a secondary analysis to explore site differences in a multi-country trial
Klein, K., McClure, E., Colaci, D., Thorsten, V., Hibberd, P. L., Esamai, F., Garces, A., Patel, A., Saleem, S., Pasha, O., Chomba, E., Carlo, W. A., Krebs, N. F., Goudar, S., Derman, R. J., Liechty, E. A., Koso-Thomas, M., Buekens, P. M., Belizan, J. M., ... Althabe, F. (2016). The Antenatal Corticosteroids Trial (ACT): a secondary analysis to explore site differences in a multi-country trial. Reproductive Health, 13, e64. Article 64. https://doi.org/10.1186/s12978-016-0179-z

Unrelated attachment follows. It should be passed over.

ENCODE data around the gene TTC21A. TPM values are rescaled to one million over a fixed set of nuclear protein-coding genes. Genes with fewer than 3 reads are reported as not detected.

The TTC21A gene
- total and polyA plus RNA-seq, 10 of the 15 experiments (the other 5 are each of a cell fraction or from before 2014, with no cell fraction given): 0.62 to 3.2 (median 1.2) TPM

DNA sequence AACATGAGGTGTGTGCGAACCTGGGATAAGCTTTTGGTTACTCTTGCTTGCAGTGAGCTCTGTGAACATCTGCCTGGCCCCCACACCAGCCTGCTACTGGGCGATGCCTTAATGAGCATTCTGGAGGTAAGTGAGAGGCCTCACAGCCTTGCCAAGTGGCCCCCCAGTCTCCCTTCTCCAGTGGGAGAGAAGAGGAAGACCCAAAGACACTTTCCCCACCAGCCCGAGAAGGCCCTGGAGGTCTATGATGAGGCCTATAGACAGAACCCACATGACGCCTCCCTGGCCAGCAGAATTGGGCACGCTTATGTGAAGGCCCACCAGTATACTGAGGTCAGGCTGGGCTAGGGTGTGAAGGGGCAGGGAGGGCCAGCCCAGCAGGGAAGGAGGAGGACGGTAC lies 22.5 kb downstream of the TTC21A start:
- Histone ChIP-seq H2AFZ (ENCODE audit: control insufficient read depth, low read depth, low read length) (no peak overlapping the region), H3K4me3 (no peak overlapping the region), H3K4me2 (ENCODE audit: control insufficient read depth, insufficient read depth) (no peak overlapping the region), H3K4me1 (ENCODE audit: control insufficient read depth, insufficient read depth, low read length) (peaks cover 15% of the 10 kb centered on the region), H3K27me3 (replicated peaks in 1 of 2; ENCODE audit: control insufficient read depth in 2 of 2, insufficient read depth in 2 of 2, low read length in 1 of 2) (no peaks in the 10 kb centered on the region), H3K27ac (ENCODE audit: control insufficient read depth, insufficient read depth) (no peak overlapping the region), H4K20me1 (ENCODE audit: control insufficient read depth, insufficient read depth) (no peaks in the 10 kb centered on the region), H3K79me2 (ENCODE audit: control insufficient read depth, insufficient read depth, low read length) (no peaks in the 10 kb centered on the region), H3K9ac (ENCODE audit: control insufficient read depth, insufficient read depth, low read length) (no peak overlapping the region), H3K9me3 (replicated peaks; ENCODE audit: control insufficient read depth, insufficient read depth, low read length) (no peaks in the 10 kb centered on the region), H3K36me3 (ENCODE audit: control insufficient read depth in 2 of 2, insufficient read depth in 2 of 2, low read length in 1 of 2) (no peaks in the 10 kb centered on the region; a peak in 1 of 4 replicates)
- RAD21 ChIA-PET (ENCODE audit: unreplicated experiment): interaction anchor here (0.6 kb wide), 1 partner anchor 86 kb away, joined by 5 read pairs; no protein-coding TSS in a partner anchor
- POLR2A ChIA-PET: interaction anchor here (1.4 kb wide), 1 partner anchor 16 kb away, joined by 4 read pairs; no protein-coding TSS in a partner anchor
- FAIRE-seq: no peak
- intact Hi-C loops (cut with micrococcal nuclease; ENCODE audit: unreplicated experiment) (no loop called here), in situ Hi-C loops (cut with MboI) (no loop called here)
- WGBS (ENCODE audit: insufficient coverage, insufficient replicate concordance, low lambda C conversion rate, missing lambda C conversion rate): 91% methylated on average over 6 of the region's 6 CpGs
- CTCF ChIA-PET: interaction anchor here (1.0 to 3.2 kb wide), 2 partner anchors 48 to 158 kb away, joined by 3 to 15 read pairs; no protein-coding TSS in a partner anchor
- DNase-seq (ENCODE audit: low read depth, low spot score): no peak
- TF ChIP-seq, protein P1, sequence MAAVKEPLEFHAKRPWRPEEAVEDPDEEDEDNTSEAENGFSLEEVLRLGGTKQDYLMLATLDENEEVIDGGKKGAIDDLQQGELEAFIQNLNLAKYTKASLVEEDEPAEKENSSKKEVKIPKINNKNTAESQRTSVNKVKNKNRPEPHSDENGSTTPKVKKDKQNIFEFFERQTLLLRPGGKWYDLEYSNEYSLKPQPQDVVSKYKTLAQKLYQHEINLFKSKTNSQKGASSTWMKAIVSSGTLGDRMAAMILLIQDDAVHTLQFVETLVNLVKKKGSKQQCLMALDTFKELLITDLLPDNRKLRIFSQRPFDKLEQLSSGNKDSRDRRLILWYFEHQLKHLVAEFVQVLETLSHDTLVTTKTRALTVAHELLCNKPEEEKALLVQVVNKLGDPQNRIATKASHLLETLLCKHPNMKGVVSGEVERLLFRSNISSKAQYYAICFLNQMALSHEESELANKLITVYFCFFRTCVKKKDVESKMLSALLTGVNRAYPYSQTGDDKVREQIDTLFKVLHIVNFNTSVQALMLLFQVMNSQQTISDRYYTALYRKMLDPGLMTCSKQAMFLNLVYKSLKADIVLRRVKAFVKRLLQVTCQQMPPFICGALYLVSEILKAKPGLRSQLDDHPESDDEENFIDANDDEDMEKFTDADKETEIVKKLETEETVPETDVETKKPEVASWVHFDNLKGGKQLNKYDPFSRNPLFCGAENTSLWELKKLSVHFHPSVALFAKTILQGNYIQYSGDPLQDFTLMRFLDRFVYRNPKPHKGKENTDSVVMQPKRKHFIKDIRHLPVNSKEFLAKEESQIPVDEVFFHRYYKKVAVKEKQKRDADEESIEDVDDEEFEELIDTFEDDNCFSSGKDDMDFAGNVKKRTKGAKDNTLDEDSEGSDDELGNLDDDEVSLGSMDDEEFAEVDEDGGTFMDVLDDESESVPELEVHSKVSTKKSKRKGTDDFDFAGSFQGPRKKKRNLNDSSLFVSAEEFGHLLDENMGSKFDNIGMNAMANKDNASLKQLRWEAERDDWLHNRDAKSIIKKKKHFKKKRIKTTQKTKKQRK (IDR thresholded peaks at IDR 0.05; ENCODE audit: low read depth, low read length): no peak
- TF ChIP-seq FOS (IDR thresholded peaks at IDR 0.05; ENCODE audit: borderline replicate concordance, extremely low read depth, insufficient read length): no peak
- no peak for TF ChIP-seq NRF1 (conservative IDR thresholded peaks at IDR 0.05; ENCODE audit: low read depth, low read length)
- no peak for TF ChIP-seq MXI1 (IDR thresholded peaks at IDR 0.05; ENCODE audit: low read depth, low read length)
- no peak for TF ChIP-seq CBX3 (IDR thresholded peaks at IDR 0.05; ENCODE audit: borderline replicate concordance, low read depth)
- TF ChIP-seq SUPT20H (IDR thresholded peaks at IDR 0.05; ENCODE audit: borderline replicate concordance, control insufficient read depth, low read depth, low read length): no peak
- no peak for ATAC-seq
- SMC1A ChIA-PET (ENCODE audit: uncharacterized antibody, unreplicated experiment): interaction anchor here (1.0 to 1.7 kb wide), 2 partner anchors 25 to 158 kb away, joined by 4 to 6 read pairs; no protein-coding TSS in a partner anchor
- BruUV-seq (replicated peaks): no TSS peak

Background: The Antenatal Corticosteroid Trial (ACT) assessed the feasibility, effectiveness, and safety of a multifaceted intervention to increase the use of antenatal corticosteroids (ACS) in mothers at risk of preterm birth at all levels of care in low and middle-income countries. The intervention effectively increased the use of ACS but had no overall impact on neonatal mortality in the targeted < 5th percentile birth weight infants. Being in the intervention clusters was also associated with an overall increase in neonatal deaths. We sought to explore plausible pathways through which this intervention increased neonatal mortality.Methods: We conducted secondary analyses to assess site differences in outcome and potential explanations for the differences in outcomes if found. By site, and in the intervention and control clusters, we evaluated characteristics of the mothers and care systems, the proportion of the < 5th percentile infants and the overall population that received ACS, the rates of possible severe bacterial infection (pSBI), determined from clinical signs, and neonatal mortality rates.Results: There were substantial differences between the sites in both participant and health system characteristics, with Guatemala and Argentina generally having the highest levels of care. In some sites there were substantial differences in the health system characteristics between the intervention and control clusters. The increase in ACS in the intervention clusters was similar among the sites. While overall, there was no difference in neonatal mortality among < 5th percentile births between the intervention and control clusters, Guatemala and Pakistan both had significant reductions in neonatal mortality in the < 5th percentile infants in the intervention clusters. The improvement in neonatal mortality in the Guatemalan site in the < 5th percentile infants was associated with a higher level of care at the site and an improvement in care in the intervention clusters. There was a significant increase overall in neonatal mortality in the intervention clusters compared to the control. Across sites, this increase in neonatal mortality was statistically significant and most apparent in the African sites. This increase in neonatal mortality was accompanied by a significant increase in pSBI in the African sites.Conclusions: The improvement in neonatal mortality in the Guatemalan site in the < 5th percentile infants was associated with a higher level of care and an improvement in care in the intervention clusters. The increase in neonatal mortality in the intervention clusters across all sites was largely driven by the poorer outcomes in the African sites, which also had an increase in pSBI in the intervention clusters. We emphasize that these results come from secondary analyses. Additional prospective studies are needed to assess the effectiveness and safety of ACS on neonatal health in low resource settings.